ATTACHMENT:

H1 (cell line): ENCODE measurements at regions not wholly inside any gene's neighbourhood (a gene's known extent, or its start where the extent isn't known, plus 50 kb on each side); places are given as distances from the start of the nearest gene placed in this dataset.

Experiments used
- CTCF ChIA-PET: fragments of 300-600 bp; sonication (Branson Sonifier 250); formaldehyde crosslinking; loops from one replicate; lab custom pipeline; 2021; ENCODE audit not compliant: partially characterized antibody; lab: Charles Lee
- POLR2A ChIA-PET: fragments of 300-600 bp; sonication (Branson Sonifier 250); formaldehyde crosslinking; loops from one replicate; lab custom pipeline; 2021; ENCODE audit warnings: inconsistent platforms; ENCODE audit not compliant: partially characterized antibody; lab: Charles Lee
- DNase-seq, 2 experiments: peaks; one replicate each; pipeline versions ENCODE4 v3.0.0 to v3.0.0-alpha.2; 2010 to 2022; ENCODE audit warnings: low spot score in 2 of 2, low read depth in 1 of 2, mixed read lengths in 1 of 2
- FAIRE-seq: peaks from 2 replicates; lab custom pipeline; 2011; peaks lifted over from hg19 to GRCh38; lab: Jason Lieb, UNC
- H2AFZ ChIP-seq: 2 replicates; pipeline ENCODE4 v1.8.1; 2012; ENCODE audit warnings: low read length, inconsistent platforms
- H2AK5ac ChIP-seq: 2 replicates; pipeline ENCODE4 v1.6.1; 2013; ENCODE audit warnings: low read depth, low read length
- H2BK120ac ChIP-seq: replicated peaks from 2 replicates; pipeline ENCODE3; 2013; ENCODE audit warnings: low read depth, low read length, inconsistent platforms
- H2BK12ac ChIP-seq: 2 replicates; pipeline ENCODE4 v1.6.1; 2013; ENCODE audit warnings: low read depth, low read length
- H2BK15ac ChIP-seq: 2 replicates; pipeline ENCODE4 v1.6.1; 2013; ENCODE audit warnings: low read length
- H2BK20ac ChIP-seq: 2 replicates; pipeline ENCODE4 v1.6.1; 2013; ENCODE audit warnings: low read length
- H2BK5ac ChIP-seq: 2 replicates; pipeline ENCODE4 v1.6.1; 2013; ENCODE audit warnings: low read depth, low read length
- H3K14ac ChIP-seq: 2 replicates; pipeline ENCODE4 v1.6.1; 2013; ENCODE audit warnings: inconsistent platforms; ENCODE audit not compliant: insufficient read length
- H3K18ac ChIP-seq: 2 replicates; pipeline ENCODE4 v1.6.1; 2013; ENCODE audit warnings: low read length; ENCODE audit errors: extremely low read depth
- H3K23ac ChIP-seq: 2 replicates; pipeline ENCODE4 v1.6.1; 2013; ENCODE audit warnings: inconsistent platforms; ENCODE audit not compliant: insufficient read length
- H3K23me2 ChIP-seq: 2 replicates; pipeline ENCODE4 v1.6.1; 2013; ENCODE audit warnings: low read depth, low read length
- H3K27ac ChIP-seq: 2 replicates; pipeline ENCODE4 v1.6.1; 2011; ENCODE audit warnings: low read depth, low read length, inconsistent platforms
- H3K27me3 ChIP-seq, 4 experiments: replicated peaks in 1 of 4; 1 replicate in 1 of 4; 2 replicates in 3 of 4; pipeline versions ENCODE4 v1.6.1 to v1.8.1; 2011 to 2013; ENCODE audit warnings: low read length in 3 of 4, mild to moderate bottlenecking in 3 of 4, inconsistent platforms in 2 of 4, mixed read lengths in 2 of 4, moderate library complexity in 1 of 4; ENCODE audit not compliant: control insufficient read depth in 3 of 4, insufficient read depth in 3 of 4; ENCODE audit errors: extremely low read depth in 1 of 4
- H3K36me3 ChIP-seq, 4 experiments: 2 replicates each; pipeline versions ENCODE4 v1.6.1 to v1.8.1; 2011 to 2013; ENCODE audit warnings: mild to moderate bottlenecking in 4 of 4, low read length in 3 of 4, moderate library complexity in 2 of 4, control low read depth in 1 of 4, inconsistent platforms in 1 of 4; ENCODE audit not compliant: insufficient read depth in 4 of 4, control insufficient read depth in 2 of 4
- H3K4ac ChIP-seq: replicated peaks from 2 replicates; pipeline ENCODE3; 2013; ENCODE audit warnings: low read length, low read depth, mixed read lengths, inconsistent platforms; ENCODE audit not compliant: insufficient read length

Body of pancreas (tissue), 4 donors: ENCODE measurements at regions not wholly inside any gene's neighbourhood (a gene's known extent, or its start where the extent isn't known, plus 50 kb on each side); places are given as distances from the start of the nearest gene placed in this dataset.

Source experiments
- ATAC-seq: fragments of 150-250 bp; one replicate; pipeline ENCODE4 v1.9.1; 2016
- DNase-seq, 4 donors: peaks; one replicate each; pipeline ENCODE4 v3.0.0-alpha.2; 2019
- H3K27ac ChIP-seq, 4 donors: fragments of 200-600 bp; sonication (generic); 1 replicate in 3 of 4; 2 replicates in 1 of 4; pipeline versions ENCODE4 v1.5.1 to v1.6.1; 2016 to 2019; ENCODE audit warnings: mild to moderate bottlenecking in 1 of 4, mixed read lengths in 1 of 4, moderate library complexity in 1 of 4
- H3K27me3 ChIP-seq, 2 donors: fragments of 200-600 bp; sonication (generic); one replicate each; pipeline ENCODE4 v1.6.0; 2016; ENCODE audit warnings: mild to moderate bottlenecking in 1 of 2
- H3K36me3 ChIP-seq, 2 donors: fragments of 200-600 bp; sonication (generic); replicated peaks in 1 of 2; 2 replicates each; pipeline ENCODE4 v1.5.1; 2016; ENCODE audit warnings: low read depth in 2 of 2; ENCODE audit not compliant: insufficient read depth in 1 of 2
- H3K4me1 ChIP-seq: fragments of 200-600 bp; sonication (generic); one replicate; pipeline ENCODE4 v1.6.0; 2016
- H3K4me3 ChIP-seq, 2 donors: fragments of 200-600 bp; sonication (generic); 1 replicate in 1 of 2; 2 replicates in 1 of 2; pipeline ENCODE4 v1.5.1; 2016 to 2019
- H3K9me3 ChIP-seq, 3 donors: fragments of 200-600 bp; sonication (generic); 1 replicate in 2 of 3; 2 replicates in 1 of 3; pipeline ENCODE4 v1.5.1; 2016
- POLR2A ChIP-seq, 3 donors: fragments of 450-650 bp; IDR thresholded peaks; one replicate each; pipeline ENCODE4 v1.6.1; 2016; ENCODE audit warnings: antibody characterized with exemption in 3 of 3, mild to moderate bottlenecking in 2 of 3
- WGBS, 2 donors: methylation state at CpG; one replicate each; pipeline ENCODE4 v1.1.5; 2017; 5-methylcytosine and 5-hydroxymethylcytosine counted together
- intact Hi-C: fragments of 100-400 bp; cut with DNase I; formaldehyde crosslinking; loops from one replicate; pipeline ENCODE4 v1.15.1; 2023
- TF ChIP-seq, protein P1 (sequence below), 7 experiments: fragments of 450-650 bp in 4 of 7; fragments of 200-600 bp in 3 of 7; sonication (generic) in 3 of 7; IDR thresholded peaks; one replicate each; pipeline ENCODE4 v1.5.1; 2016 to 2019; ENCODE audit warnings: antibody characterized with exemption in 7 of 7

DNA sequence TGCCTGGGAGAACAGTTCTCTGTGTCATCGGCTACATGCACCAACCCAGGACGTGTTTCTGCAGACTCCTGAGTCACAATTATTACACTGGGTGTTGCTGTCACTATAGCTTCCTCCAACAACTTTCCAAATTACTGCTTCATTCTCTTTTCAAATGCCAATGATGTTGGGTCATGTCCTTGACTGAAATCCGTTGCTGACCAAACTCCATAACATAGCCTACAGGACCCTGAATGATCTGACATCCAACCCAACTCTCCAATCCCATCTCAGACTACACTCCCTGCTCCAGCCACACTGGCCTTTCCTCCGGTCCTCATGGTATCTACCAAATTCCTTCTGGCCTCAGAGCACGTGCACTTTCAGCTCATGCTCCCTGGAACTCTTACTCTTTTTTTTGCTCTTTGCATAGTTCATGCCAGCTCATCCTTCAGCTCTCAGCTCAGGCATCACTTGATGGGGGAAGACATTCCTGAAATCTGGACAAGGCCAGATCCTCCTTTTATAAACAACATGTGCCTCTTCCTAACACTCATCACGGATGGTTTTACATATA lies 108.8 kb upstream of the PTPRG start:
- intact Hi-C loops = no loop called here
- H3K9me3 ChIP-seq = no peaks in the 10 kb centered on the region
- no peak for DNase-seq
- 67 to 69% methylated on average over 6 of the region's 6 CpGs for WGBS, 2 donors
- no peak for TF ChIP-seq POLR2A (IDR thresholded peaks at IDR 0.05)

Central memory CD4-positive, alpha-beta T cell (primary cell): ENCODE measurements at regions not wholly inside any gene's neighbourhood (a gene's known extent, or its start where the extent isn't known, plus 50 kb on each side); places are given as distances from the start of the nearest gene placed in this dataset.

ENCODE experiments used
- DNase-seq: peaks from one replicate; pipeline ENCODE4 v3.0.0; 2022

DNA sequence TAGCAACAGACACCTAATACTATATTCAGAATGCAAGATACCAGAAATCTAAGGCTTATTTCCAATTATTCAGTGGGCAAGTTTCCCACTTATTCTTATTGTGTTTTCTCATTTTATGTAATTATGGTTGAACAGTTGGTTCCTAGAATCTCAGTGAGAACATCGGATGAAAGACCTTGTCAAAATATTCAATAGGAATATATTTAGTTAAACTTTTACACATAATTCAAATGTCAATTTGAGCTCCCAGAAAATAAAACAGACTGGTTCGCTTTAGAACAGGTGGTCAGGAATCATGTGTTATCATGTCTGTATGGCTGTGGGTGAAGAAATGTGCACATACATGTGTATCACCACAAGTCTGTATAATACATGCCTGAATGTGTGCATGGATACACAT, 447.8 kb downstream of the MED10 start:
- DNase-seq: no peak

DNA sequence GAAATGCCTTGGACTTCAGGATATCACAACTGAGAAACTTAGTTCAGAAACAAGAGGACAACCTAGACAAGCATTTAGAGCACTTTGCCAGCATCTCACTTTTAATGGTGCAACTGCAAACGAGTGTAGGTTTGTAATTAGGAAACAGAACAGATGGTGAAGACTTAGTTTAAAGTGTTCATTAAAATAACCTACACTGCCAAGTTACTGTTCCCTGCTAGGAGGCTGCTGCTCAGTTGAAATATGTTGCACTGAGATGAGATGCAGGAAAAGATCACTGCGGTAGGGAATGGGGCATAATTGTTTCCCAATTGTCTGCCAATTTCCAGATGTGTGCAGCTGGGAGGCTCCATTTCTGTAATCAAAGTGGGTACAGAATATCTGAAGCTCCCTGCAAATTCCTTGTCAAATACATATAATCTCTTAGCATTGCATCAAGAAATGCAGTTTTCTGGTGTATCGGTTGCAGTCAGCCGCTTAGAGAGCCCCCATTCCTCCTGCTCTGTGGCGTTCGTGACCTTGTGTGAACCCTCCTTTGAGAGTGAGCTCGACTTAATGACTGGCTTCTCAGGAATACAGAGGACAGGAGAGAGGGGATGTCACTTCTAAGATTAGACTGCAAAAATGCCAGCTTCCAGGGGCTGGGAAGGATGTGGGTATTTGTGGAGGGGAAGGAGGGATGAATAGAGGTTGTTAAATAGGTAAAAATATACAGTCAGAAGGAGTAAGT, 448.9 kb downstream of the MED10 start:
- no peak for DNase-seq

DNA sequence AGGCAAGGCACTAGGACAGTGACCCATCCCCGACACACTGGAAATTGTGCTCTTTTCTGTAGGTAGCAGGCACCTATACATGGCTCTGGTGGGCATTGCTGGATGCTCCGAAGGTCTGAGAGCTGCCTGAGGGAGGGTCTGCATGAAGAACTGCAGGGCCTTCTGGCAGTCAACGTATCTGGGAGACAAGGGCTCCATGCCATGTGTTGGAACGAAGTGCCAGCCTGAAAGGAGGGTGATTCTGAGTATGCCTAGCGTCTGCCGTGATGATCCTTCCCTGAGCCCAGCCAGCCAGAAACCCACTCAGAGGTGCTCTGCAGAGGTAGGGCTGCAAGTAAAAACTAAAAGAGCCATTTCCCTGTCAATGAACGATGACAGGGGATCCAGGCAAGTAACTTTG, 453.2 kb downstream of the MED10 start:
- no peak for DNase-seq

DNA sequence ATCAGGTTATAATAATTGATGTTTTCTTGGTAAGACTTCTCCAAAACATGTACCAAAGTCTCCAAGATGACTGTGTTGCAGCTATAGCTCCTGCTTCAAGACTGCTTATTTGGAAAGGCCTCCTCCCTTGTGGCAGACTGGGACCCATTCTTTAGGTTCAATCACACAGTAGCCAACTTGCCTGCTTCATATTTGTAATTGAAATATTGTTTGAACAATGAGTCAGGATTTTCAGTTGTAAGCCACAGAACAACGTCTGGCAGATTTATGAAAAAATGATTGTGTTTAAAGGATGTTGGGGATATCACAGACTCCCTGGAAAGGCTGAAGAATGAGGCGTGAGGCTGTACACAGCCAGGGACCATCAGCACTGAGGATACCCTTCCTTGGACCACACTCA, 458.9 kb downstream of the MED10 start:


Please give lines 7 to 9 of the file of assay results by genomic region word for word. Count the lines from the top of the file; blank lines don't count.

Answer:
- H2AFZ ChIP-seq: 2 replicates; pipeline ENCODE4 v1.8.1; 2012; ENCODE audit warnings: low read length, inconsistent platforms
- H2AK5ac ChIP-seq: 2 replicates; pipeline ENCODE4 v1.6.1; 2013; ENCODE audit warnings: low read depth, low read length
- H2BK120ac ChIP-seq: replicated peaks from 2 replicates; pipeline ENCODE3; 2013; ENCODE audit warnings: low read depth, low read length, inconsistent platforms